And there are those who, behind the counter, are there to serve us, engaging in a professional way and offering their 'barista skills' for our benefit. Usually these folk are cheerful and polite, but there are those times when, annoyingly, they can seem more absorbed in their own schedule or in conversation with colleagues.
I realise that in 'people watching' I am choosing to 'sit outside' all that is going on, rather than participate. It is as if I am not a customer and more a fly on the wall. As I begin to reflect on relationships in my life, I wonder to what extent I remain rather aloof, rather than fully entering in? How often am I so absorbed in what I want to be doing that I neglect relating to others fully? How many conversations have remained superficial or cursory because my mind is actually focussed somewhere else? Have I neglected to offer what someone else is really wanting from me (attention, interest, information ...) because I am too self-absorbed?
In the coffee shop it is fascinating just watching others and interesting to let one's imagination roam around what is going on for people. However, it would be a whole lot more interesting to really engage and relate, to meet and chat, to explore a conversation, a discussion or even an argument, that means you are truly relating to someone else.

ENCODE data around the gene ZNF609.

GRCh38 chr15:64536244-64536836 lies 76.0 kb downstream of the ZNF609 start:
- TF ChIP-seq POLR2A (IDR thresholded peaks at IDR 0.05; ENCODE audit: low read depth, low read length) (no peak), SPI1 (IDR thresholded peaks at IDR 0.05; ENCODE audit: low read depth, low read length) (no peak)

What then of that crucial relationship with God?
I suspect that most of us would need to admit to being more self-absorbed than is healthy if God is to have his place in our lives. Many are likely to be, like me in the coffee shop, sitting on the edge and watching it all go on for others but not attending to our own relationship with God. Like those who make a single cup of coffee last for an hour or so, we may not be open to being served by God as he would wish to with his gifts.
Of course, those who relate to all those sitting in the coffee shop are those who serve, with their cheery smile and 'how my I help you?' and this seems rather closer to the God who gives of himself in Jesus. The image is rather spoiled, however, by the fact that they tend not to be so good at clearing the messy tables - and clearing the mess is at the heart of God's relationship with us, so that we might appreciate his gifts the more.